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Cambodian Logging Tycoon Accused of Concession Violations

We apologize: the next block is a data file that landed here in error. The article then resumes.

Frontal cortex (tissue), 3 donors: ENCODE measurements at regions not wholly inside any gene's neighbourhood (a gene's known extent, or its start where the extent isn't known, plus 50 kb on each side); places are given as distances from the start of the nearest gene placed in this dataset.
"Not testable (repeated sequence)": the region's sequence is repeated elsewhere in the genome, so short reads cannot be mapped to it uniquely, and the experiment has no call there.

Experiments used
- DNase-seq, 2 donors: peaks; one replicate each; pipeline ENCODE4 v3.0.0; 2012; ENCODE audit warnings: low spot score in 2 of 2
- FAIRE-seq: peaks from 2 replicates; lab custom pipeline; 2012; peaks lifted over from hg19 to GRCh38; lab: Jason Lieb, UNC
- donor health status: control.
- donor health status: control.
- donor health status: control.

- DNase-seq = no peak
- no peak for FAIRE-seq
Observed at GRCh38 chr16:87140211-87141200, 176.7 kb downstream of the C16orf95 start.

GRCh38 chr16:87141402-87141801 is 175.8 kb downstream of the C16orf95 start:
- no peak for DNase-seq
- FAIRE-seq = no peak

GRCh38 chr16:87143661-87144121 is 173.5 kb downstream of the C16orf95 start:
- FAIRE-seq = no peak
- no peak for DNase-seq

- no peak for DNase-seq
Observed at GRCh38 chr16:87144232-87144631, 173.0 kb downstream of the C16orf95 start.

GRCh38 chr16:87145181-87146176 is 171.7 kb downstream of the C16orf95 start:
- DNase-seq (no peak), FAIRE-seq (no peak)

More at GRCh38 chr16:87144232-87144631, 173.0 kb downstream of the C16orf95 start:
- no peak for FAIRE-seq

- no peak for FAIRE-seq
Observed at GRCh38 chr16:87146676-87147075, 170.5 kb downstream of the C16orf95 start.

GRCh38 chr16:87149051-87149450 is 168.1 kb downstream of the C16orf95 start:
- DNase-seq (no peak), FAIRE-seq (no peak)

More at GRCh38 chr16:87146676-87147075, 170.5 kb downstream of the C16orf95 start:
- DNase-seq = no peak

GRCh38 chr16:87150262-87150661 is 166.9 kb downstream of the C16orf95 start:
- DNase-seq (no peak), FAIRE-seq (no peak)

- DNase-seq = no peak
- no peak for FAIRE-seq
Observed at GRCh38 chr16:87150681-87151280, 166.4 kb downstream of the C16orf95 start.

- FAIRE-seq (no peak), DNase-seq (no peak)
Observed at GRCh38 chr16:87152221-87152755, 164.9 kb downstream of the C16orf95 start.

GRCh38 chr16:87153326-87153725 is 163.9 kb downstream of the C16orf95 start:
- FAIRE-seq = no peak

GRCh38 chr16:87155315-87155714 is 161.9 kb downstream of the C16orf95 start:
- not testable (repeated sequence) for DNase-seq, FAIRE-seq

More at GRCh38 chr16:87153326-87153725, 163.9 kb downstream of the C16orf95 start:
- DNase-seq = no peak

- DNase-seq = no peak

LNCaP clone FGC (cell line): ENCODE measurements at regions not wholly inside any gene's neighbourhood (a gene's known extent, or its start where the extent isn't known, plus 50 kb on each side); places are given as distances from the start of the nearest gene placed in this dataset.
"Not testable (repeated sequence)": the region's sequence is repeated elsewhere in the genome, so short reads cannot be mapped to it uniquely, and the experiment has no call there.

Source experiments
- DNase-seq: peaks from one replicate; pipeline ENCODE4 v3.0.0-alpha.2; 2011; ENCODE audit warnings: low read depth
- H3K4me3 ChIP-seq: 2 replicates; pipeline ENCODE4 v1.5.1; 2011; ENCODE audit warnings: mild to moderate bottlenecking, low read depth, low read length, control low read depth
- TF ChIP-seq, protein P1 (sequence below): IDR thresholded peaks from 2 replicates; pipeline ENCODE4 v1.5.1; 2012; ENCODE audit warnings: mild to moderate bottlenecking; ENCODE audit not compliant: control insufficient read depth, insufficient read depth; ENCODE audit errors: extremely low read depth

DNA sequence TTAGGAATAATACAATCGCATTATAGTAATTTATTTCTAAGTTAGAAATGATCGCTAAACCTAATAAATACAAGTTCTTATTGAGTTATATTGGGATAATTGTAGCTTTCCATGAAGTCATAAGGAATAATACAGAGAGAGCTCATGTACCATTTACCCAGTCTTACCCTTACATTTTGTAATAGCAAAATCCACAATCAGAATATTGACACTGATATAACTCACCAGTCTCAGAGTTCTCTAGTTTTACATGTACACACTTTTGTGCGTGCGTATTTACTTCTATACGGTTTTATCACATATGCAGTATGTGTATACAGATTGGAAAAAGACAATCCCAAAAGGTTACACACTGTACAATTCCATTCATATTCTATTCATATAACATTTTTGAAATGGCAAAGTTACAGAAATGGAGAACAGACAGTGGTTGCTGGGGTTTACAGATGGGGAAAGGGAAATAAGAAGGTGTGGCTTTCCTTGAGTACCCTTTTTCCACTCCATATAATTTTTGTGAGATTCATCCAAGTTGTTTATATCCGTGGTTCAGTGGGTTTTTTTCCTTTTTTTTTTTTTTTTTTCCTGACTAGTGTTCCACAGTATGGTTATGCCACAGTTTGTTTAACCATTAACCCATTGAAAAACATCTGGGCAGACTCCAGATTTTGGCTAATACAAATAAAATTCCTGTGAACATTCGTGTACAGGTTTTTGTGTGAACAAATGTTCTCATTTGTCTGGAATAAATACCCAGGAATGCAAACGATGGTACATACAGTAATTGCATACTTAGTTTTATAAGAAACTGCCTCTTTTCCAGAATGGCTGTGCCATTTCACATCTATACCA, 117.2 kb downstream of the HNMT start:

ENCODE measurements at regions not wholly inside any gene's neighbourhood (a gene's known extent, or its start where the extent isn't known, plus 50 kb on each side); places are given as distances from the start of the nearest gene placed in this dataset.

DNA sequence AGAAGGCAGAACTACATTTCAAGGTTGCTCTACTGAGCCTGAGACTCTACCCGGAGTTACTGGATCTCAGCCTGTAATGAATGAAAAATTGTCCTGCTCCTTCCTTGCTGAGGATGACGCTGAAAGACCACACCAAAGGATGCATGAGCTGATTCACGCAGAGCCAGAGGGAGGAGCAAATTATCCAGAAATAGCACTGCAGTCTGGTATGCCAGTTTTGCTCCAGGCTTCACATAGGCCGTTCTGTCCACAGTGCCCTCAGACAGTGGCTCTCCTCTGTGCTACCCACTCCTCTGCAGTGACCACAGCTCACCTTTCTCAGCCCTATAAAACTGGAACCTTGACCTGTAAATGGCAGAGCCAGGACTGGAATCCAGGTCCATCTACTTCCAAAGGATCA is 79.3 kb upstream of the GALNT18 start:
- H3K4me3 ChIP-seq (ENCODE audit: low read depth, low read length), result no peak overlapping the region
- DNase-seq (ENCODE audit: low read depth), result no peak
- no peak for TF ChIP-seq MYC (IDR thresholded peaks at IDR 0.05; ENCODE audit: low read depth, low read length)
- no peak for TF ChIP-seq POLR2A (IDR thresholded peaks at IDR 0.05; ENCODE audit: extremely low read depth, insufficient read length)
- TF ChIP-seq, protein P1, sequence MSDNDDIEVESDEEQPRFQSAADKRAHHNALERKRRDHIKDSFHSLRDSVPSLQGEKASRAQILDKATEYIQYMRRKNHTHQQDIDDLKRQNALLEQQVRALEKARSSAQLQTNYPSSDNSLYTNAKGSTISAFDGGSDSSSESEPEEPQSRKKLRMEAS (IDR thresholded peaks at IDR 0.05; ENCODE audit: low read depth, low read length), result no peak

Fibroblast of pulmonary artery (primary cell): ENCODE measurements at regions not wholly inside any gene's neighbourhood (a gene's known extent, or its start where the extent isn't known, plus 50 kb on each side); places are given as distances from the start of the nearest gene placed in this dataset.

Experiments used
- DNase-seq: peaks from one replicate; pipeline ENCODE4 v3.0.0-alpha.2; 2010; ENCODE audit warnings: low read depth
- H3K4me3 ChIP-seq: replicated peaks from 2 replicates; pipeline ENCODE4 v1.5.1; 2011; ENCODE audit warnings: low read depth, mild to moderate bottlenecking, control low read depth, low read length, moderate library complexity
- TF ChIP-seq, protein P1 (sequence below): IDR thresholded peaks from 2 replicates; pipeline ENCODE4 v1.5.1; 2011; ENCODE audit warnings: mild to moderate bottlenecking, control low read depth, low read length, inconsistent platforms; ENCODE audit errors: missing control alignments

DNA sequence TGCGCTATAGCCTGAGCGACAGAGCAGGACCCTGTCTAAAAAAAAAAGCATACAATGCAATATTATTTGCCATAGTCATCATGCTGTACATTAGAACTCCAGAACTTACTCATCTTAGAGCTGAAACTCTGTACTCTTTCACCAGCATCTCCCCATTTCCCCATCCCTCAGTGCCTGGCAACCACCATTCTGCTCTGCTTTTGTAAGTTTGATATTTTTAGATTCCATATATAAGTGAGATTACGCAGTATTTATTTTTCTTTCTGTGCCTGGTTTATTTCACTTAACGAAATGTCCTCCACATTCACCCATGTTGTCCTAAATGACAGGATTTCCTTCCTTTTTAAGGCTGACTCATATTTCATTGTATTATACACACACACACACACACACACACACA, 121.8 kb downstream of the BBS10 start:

A Cambodian rights group has alleged that a logging tycoon close to Prime Minister Hun Sen’s family and the ruling party has been granted state land concessions that are nearly seven times above the limit under the law.In a 50-page report, local nongovernmental organization Cambodia Human Rights Task Force (CHRTF) also accused timber magnate Try Pheap of blatantly flouting conditions for granting the economic land concessions (ELC).It also charged that Try Pheap had channeled around U.S. $1 million to Hun Sen’s family and the ruling Cambodian People’s Party (CPP) for unspecified expenditures before the July 28 elections whose results remain disputed despite official returns declaring the CPP as the victor.In response to the allegations, a senior CPP official told RFA’s Khmer Service on Thursday that the government would investigate the matter, saying the authorities would never allow companies to operate ELCs illegally.In Wednesday’s report, CHRTF claimed that Try Pheap had amassed nearly 70,000 hectares (173,000 acres) of ELCs, or seven times more than the 10,000 hectares (25,000 acres) allowed to a single individual, through as many as 15 companies operating under his name or that of his wife, Mao Mom.According to Article 59 of Cambodia’s Land Law, individuals or legal entities controlled by the same person cannot hold more than 10,000 hectares of ELCs, even if it is spread over multiple concessions.That law allows the government to make use of all “private state land” and lease them to companies for as many as 99 years.Nearly 1,500 families have been evicted from their homes since 2010 as a result of Try Pheap’s acquisitions, which have also encroached on protected forests, wildlife sanctuaries and as many as 20 national parks, the report said.“We have conducted studies on Try Pheap’s companies and we found that they breached their contracts with the government [according to what is required under] land concession licenses,” Ouch Leng, director of CHRTF, told RFA’s Khmer Service.“The companies have mainly cut down the forests, but they have left the land undeveloped,” without facing punishment, he said.Ouch Leng said that Try Pheap and his family had paid around U.S. $1 million to Prime Minister Hun Sen’s family and the CPP.“Before the election, they spent more than U.S. $1 million,” Ouch Leng said, claiming that he had been told about the payment by members of Try Pheap’s family.“[Try Pheap’s] family members can’t enjoy a rich lifestyle because they spent so much money on the ruling party and Hun Sen’s family,” he said, without providing details about how the money was channeled or what it was used for.Special preferenceCHRTF said it had sent a team of investigators to compile information on Try Pheap’s companies and to track company officials as they transported the timber into Vietnam for resale to third countries.Try Pheap has exclusive rights to collect and buy luxury timber, mainly rosewood, from government-granted land concessions in 15 provinces, the CHRTF report said, and his companies also clear timber from concession areas in nine other provinces.“Through our investigation, we found that [the main entity] Try Pheap Import Export is the biggest operation [in Cambodia] extracting luxury wood and exporting it to foreign countries through Vietnam,” the report said.“The company pays only minimal attention to [developing the] agricultural industry, such as through the planting of rubber and pepper [as required under the concessions]. It received land concessions and only cuts down the forests—it doesn’t develop the concession areas.”The Phnom Penh Post cited Ouch Leng as saying that the company has also “fed and sponsored armed forces and civil servants in the concession area[s] by helping build offices, but it does not help improve people’s lives.”Try Pheap’s 14 other companies are largely involved with logging and the exporting of wood, though the tycoon also controls some mining interests as well, the report said.His “close ties” with the government have allowed Try Pheap Import Export to open 27 offices in 12 provinces, it said, adding that CHRTF is in possession of documents from the environment and commerce ministries that detail the company’s concessions.It claims Try Pheap is closely connected with officials from the ministries of interior and agriculture, the military, forestry officials and other concessionaires.CHRTF said in a statement that it had released the report focusing only on Try Pheap’s companies “to urge the government to take action and show the truth behind why our forests are disappearing.”Response to claimsTry Pheap could not be reached by RFA on Thursday for comment on the allegations.But the Post reported that a company representative in Preah Vihear province denied allegations of illegal activity.“Our company does not log illegally,” said the representative, speaking on condition of anonymity, adding that Try Pheap’s companies had rights to buy timber in only eight provinces.“We buy wood that has been seized by the authorities … The money goes to the state. We do not export it. We process it in Phnom Penh as furniture.”He called allegations about the companies’ practices false, and said that villagers were given adequate compensation when they were relocated.When asked by RFA about claims of concession violations by Try Pheap’s companies and allegations about money funneled by the tycoon to the CPP and Hun Sen, senior CPP official and National Assembly—or parliament—spokesman Chheang Vun called non-sanctioned deforestation “a crime.”“But any deforestation that is done with the permission of the government following detailed studies is legal,” he said.Hun Sen’s government would never allow anyone to conduct logging without prior approval, Chheang Vun said, adding that the prime minister “has already made it clear that anyone who is caught illegally logging will be prosecuted.”He criticized CHRTF for issuing a report without having consulted the government.“NGOs should [first] file complaints with the government,” Chheang Vun said, as well as with Cambodia’s anti-corruption task force and the National Assembly, calling for a probe into the claims.He pledged to investigate the allegations, saying “leading lawmakers in the areas raised by the NGO will hold discussions with permanent commissions to see which steps to pursue.”Try Pheap’s activities have been the focus of several reports this year, including one in August by the Cambodian Center for Human Rights, which said it had evidence of rampant illegal logging in Preah Vihear. Another investigation in October by National Resource and Wildlife Preservation Organization concluded that licenses granted to the tycoon for extracting and buying timber from ELCs will leave the areas ecologically impoverished.Reported by RFA’s Khmer Service. Translated by Samean Yun. Written in English by Joshua Lipes.